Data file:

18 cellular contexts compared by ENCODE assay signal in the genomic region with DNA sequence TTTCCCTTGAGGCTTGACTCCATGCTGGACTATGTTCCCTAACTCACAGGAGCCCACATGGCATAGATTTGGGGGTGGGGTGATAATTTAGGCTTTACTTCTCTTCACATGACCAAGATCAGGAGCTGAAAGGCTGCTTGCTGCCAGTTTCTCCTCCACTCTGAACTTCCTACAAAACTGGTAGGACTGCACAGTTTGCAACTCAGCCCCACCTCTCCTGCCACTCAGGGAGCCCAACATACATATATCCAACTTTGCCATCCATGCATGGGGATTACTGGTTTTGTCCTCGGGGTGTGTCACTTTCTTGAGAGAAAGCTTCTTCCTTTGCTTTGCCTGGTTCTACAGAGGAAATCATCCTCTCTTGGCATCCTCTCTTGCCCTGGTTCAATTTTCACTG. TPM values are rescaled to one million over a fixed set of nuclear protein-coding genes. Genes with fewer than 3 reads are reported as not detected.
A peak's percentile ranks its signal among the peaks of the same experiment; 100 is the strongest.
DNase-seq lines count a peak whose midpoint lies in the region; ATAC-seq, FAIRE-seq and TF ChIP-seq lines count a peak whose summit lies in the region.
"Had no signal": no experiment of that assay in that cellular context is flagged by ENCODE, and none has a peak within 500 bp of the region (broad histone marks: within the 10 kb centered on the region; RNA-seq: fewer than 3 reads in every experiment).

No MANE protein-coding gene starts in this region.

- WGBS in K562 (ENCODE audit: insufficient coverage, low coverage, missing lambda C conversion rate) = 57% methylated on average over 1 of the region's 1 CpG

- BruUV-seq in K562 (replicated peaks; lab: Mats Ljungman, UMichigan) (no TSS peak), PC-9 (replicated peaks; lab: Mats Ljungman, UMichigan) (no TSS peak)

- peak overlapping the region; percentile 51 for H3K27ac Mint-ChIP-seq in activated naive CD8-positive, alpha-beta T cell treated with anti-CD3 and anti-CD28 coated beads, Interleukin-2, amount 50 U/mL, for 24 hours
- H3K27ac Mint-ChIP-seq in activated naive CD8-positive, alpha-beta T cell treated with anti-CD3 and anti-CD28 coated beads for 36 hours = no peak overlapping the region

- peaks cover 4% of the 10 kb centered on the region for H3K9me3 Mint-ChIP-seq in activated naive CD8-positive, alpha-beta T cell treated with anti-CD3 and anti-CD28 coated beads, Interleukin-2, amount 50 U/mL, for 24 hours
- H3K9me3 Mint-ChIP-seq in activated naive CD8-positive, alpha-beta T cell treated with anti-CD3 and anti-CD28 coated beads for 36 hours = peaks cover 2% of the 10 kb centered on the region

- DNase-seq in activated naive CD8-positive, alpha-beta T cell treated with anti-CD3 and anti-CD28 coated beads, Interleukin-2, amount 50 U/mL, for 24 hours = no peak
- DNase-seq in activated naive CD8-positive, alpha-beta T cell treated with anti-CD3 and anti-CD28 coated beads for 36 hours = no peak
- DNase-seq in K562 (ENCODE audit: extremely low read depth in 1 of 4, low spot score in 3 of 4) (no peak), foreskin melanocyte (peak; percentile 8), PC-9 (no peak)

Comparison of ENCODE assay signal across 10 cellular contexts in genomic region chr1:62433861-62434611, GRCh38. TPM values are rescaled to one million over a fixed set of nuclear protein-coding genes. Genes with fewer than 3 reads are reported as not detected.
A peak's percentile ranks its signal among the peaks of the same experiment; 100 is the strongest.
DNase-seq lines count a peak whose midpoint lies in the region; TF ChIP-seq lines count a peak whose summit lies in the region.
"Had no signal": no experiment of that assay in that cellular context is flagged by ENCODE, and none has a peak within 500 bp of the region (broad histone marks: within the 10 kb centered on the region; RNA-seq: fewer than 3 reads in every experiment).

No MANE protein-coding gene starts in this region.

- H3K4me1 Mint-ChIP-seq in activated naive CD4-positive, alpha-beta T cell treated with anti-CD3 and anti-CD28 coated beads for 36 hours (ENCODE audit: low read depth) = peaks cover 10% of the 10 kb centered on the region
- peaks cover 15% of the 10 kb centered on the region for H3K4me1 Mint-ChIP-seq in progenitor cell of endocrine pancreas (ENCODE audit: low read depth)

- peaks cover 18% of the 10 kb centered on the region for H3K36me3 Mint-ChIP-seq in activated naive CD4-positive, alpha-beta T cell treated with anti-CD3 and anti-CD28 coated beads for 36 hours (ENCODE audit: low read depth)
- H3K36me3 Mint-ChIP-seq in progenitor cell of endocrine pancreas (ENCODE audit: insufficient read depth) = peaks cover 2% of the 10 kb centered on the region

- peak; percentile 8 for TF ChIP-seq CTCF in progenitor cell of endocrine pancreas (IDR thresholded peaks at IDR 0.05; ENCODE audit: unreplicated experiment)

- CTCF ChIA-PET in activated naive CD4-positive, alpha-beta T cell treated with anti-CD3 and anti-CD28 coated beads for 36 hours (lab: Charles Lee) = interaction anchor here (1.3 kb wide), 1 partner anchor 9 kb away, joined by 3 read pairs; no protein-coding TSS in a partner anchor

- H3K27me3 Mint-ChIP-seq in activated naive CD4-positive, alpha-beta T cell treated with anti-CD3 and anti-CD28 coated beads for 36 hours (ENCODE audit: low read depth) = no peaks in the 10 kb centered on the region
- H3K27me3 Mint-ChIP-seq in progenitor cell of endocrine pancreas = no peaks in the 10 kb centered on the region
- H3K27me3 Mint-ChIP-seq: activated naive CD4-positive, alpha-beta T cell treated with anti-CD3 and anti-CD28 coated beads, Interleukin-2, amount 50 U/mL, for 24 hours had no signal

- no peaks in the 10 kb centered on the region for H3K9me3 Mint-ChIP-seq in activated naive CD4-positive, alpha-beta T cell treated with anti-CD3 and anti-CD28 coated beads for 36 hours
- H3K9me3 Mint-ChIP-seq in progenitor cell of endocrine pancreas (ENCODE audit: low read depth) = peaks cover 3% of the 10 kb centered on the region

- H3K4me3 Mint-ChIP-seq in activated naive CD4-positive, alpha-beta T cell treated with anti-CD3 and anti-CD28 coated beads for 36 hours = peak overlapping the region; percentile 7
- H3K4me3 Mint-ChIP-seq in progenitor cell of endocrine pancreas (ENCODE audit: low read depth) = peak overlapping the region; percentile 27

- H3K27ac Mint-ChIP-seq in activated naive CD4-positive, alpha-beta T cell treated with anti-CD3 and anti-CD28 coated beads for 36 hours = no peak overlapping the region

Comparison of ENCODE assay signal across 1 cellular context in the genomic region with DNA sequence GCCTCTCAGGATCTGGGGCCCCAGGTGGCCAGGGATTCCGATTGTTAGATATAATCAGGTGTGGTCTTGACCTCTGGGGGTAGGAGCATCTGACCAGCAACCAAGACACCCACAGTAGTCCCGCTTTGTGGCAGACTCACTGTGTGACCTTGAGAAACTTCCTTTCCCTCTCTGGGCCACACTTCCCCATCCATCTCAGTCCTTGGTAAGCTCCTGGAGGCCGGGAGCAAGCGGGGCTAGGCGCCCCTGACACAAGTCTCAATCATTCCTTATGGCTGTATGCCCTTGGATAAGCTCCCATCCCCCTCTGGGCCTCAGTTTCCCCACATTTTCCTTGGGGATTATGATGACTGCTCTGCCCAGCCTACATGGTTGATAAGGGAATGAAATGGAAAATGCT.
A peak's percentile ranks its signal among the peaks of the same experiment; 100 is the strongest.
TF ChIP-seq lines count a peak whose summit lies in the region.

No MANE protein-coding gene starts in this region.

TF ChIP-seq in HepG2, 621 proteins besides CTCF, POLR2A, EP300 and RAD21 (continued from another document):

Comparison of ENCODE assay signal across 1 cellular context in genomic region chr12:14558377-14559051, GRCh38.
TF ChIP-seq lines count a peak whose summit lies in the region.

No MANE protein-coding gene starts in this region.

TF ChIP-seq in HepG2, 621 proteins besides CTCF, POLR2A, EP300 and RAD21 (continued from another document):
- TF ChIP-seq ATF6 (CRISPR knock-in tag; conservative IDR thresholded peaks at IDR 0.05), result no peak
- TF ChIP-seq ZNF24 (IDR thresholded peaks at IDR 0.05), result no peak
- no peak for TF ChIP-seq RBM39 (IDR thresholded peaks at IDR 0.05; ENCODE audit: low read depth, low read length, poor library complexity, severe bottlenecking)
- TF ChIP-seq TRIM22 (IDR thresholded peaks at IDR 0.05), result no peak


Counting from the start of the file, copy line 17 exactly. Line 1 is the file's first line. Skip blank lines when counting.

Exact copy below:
DNase-seq lines count a peak whose midpoint lies in the region; TF ChIP-seq lines count a peak whose summit lies in the region.